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The medicinal marijuana bill that has seen numerous hearings in various committees in the 32nd Legislature, and even the 31st before it, could be out of the Senate by Friday and headed to Governor Kenneth Mapp, who has signaled his support for a medicinal marijuana industry in the U.S. Virgin Islands.
In years past, the hostility against anything related to marijuana had defeated advocates of the drug, with former Attorney General Claude Walker and Senator Nereida Rivera-O’Reilly being staunch opposers who stymied the measure’s progress.
But with Mr. Walker resigning from his post recently, and with Mrs. Rivera-O’Reilly’s tenure coming to an end, opposition has all but stopped, and the bill, sponsored by outgoing Senator Positive Nelson, could become law before Governor-elect Albert Bryan takes office on January 7.
Mrs. Rivera-O’Reilly was present during a Monday hearing in the Committee on Economic Development and Agriculture, where she again pointed out her concerns with the measure. She said while the bill’s sponsor, Mr. Nelson, has said smoking was not the intent of the legislation, throughout the bill smoking of marijuana is not prohibited. “If it doesn’t say you cannot smoke, then I would have to take the position that smoking can be allowed,” Mrs. Rivera-O’Reilly said.
She pointed out that the bill allows individuals to have a combination of 12 plants, mature or immature, in the amount produced from the patient’s allowable plants if they are processed at the property where they are cultivated. “In my opinion, from reading the bill, it doesn’t say whether the plants need to be grown indoors, or if it can be grown outdoors,” Mrs. Rivera-O’Reilly said. Proponents of the measure contended that such decisions should be determined in rules and regulations that would govern the medicinal marijuana industry outside the bill itself.
Mrs. Rivera-O’Reilly highlighted yet another issue, this time one related to patients arriving in the territory approved to use the drug for treatment. The bill says the patients must provide documentation confirming that they are indeed authorized to use medicinal marijuana for treatment. The bill also says the treatment must take place at “the inpatient facility”.
“What are these facilities going to look like?” Mrs. Rivera-O’Reilly asked. The proponent testifier said rules and regulations should also govern such decisions, an answer that did not satisfy the senator.
“I believe a lot of the concerns that some of us have, [that] I have in particular, could be addressed through the legislation rather than through regulations. There is no guarantee that the board that gets put in place will in fact deal with these concerns through the regulations once it has left the Legislature,” Mrs. Rivera-O’Reilly said.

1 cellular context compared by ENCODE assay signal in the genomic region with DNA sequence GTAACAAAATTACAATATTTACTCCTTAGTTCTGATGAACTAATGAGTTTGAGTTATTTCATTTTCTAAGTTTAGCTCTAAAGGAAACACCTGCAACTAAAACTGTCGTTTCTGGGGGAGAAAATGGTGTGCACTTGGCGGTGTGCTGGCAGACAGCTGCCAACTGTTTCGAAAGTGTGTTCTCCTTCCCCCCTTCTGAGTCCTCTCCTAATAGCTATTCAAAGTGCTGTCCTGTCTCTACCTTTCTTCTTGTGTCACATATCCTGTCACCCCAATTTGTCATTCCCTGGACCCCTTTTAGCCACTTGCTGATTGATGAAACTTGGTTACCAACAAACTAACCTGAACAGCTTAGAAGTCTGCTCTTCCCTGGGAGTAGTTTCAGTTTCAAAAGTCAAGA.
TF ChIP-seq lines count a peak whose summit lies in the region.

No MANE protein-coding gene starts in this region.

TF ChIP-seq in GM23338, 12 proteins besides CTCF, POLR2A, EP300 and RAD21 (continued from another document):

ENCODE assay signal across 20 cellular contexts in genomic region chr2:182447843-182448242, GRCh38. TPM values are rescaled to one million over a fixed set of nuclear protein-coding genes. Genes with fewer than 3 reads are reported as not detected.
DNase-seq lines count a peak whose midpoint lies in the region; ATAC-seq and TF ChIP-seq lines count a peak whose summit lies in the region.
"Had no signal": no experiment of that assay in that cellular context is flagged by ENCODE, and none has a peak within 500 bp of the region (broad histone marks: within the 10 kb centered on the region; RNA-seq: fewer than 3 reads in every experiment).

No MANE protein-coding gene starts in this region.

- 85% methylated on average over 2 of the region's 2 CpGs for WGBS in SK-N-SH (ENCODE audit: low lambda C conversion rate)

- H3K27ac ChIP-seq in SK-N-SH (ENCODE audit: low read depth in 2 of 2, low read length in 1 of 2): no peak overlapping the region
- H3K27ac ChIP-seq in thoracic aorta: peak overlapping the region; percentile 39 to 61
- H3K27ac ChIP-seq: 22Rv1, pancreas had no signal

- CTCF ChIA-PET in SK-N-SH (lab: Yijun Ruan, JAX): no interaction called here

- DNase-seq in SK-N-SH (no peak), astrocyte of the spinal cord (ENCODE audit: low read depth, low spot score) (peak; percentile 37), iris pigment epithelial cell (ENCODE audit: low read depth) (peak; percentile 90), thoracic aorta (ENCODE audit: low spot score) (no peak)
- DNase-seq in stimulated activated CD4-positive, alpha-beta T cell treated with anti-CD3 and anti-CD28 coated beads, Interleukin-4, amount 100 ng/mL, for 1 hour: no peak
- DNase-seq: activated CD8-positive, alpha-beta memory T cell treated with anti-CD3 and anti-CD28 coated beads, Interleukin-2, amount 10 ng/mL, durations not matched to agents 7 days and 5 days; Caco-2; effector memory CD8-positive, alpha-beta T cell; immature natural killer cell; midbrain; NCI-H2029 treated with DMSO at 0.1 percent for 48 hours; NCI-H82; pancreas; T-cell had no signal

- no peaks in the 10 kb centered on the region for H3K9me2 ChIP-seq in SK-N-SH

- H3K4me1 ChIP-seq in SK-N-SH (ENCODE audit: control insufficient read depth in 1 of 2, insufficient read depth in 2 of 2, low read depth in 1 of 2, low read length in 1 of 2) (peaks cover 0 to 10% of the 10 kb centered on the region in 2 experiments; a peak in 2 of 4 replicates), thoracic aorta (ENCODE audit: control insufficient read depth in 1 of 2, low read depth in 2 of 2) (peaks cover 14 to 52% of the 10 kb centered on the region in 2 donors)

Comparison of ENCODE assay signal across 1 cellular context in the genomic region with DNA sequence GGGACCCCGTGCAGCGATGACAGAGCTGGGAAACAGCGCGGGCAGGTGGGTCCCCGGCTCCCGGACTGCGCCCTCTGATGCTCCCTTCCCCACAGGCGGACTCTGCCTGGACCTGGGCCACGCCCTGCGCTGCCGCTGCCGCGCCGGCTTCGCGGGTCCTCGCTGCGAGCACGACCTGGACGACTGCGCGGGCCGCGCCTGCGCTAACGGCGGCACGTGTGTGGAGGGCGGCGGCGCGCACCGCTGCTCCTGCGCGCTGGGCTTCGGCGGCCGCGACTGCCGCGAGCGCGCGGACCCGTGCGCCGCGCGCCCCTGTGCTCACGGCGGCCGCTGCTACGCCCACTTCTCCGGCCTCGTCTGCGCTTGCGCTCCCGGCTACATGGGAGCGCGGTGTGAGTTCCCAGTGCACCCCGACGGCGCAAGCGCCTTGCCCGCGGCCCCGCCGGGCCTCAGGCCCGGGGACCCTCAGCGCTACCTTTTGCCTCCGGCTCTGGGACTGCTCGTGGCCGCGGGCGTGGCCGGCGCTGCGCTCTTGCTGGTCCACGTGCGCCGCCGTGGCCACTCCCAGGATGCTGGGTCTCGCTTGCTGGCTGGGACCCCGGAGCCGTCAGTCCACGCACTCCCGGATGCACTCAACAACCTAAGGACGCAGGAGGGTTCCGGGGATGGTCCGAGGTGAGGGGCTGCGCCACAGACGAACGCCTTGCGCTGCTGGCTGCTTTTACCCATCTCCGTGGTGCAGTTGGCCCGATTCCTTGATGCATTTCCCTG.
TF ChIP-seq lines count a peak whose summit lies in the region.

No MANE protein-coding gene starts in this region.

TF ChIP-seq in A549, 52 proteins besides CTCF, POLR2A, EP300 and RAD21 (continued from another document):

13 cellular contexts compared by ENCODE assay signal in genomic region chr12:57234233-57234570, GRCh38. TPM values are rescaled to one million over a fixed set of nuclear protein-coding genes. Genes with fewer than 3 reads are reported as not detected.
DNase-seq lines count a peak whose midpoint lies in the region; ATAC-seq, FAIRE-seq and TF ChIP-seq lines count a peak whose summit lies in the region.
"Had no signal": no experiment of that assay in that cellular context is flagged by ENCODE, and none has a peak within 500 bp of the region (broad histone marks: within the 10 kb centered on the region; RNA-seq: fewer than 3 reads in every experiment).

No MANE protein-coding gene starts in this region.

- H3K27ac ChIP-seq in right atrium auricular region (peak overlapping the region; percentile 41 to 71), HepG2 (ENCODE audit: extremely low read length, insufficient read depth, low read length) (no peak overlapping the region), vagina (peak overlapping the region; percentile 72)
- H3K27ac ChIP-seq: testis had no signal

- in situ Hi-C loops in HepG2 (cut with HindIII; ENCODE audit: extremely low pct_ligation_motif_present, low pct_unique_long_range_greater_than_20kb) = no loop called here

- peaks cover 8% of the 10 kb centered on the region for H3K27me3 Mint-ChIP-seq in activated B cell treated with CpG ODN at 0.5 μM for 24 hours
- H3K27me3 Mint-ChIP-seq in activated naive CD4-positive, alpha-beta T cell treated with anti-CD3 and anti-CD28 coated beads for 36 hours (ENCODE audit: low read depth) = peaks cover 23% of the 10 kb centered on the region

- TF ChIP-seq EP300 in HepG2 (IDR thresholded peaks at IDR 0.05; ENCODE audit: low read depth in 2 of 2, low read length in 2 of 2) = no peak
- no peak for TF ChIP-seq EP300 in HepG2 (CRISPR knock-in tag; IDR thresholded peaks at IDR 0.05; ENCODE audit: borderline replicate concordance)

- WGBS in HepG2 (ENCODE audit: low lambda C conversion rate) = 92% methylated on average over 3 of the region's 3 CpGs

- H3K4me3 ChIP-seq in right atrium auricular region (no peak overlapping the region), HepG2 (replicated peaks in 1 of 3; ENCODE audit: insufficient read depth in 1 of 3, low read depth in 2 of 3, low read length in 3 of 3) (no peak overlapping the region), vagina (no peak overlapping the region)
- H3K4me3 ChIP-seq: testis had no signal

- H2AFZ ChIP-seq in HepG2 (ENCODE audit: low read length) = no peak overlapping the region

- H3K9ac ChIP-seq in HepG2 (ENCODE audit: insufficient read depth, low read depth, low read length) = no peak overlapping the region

The bill will be heard in the Committee on Rules and Judiciary on Thursday. If approved, it could go before the full Senate in a session scheduled for Friday.
Senior Pastor of Speak the Word Ministries on St. Croix, Dexter Skepple, made a plea during the hearing calling for senators to abandon efforts to legalize medical marijuana. He spoke of a young man who had been gunned down in another man’s marijuana farm. “I did so much to help this young man to get him from where he was to where he needed to be, and to see the suffering it brings as a result of what happens to the mother and what happens to a child afterwards…” Mr. Skepple said the young man was taken to a drug rehabilitation center in Texas, only to leave the facility before going through the full treatment process.
“What do we say to his mom, what do we say to the other mothers who suffer? Once a young man gets on drugs, he gets to a place where he becomes a young man who is uncontrollable at times. He comes to a point in his life where he does things that he would not normally do,” Mr. Skepple said.
Senators, however, who had expressed their support for the bill less than a month ago, held to their stance.
During a November 27 hearing, Senator Sammuel Sanes, who had opposed the measure in the past, said, “Studies have been done, research has been concluded, I stand ready to vote.”
“I am not ready for the legalization of marijuana, but medical marijuana I support,” said said Senator Dwayne DeGraff.
“I’m supportive of medical marijuana legislation. The train has already left the station, 32 states and the District of Columbia have already signed on to this, and I truly believe that it’s inevitable and that we will certainly need to fall in line,” said Senator Novelle Francis.
The bill’s main sponsor, Mr. Nelson, said during the November 27 hearing, “We are at a dawning of a new day,” as he positioned himself to be the chief proponent and defender of the implementation of the drug’s medical use in the U.S.V.I. “All of the major financial journals, media networks, economists, medical journals and societies, 33 states, Washington D.C. and 3 territories — and 56.7 percent of Virgin Islanders all agree with my position.”
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